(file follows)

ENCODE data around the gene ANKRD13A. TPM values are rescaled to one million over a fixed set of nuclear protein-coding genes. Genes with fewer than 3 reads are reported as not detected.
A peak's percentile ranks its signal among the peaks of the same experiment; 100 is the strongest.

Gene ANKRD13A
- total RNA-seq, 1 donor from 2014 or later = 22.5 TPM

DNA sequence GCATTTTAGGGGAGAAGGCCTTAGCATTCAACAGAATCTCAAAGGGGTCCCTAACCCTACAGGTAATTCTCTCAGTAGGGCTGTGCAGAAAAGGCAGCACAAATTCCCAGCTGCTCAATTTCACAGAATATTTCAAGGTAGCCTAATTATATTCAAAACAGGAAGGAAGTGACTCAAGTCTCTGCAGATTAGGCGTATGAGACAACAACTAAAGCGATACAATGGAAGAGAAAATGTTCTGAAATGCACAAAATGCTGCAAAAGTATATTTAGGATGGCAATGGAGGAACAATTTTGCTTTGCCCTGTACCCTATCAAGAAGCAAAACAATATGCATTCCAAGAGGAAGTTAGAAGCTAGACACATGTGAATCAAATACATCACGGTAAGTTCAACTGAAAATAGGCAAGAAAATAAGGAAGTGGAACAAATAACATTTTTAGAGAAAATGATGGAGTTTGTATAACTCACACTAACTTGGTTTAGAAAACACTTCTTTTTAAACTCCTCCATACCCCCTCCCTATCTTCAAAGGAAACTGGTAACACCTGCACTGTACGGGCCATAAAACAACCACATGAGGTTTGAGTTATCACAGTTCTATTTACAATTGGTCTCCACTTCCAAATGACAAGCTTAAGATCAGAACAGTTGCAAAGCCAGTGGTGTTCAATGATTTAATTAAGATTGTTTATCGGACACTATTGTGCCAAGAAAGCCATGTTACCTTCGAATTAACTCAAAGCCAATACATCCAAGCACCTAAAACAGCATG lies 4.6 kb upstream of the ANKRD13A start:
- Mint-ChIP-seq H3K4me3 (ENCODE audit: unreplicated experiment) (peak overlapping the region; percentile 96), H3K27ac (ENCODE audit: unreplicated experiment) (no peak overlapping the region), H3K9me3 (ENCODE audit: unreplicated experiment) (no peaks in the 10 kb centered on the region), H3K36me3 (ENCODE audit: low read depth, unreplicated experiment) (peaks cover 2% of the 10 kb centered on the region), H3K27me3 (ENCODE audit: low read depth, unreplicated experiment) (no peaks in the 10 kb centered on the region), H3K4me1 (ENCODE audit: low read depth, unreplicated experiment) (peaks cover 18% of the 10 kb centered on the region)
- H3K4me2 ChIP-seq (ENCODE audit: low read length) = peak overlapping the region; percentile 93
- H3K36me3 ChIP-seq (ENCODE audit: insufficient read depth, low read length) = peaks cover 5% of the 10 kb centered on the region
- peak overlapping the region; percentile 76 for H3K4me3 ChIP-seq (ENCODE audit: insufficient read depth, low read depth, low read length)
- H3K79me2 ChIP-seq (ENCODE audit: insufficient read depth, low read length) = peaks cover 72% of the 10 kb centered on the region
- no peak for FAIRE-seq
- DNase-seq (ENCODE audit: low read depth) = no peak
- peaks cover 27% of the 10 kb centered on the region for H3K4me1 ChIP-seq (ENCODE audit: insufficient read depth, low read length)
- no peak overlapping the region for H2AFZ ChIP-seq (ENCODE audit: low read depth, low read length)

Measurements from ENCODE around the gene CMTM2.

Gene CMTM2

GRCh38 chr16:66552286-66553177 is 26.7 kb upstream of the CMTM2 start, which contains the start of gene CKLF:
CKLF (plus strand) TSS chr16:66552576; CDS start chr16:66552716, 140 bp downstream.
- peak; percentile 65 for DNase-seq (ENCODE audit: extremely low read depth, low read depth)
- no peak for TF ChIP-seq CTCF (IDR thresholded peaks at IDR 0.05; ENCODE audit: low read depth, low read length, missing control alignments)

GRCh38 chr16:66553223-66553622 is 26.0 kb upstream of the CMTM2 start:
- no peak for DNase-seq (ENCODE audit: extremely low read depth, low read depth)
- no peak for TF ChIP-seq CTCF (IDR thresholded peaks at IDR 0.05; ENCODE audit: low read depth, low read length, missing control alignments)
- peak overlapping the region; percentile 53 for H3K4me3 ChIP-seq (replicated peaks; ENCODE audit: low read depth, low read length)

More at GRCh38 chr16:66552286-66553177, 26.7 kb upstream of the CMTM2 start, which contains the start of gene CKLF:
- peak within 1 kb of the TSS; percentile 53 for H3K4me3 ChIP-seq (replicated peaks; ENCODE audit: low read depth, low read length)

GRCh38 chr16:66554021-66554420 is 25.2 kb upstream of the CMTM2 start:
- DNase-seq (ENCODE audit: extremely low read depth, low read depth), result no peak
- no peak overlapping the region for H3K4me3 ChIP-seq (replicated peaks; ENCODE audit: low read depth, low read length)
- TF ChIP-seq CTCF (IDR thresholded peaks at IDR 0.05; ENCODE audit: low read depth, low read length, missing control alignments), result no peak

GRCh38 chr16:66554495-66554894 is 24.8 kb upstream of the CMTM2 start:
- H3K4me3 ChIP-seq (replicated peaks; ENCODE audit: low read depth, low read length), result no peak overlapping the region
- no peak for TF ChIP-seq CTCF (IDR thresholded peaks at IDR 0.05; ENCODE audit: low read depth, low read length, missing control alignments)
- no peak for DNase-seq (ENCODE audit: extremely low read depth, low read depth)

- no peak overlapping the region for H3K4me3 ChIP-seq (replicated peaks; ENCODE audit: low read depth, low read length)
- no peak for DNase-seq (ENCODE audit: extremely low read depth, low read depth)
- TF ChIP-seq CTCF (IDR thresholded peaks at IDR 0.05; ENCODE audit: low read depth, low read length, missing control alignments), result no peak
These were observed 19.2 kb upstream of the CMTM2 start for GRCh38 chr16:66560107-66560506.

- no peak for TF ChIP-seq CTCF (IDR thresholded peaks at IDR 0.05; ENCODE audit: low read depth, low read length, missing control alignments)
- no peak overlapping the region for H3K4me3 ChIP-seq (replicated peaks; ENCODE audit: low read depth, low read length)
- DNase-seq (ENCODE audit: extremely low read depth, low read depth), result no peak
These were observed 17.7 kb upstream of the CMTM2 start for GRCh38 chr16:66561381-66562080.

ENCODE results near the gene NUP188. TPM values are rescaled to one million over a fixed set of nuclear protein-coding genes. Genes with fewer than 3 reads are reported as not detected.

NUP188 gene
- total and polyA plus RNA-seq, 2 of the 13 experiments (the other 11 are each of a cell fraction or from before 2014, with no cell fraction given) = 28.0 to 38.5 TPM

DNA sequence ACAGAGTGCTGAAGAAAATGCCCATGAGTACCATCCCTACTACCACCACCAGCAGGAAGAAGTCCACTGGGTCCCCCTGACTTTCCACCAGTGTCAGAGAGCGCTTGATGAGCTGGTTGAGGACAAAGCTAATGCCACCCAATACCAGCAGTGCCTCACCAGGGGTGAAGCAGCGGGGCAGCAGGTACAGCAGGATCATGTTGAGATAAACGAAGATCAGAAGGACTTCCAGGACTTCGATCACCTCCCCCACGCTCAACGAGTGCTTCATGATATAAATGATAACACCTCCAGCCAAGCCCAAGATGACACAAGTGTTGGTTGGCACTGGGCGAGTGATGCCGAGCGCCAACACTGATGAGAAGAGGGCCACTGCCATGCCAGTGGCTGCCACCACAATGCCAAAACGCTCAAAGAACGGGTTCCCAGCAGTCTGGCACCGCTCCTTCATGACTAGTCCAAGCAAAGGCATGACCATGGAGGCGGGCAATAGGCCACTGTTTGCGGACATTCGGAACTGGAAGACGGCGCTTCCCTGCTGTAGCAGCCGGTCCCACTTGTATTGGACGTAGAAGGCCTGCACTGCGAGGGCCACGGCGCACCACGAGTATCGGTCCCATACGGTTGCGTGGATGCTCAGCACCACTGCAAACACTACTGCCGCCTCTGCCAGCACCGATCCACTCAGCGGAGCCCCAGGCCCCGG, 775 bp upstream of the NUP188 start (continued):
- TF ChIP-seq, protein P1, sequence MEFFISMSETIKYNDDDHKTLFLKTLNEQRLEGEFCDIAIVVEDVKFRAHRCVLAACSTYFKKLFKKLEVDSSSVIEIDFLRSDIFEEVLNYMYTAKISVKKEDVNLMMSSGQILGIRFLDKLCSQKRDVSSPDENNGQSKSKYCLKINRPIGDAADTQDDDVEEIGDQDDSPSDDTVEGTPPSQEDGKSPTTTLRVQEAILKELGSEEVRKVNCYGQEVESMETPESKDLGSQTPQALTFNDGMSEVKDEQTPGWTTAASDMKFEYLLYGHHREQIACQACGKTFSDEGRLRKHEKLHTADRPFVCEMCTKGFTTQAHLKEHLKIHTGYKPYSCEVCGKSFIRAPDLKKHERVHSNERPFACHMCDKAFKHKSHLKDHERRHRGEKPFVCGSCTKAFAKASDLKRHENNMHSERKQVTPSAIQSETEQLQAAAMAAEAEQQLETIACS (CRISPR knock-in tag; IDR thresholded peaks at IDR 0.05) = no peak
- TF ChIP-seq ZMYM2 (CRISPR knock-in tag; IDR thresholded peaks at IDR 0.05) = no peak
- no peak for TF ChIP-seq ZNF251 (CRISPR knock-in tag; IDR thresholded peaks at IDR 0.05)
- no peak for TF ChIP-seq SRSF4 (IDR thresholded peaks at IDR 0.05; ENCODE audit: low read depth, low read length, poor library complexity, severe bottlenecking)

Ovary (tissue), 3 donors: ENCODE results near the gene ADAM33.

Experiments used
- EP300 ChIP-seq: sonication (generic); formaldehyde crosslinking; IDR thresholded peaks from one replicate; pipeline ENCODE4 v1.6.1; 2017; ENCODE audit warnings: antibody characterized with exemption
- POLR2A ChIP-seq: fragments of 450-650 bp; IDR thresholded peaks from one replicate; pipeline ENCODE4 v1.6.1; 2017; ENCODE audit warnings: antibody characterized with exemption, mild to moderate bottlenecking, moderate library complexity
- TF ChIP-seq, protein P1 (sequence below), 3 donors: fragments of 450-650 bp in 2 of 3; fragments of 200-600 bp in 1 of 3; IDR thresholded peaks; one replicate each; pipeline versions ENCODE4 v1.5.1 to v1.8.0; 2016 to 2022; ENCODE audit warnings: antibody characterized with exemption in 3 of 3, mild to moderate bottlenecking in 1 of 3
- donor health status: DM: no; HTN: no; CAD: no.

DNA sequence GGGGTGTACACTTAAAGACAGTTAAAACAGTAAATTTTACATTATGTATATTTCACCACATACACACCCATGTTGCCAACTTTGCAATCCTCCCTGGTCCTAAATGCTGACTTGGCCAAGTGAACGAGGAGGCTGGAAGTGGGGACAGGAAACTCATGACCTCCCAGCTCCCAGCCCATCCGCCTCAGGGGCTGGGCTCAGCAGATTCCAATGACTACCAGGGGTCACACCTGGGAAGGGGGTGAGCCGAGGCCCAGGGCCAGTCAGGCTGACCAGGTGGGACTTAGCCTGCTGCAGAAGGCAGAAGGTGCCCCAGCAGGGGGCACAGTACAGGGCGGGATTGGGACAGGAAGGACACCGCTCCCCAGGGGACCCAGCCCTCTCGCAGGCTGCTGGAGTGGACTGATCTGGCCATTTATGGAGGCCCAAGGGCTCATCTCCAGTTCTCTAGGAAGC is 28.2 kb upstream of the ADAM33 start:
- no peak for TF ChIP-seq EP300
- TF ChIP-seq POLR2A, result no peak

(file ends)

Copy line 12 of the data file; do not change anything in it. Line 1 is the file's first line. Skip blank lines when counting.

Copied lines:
- DNase-seq (ENCODE audit: low read depth) = no peak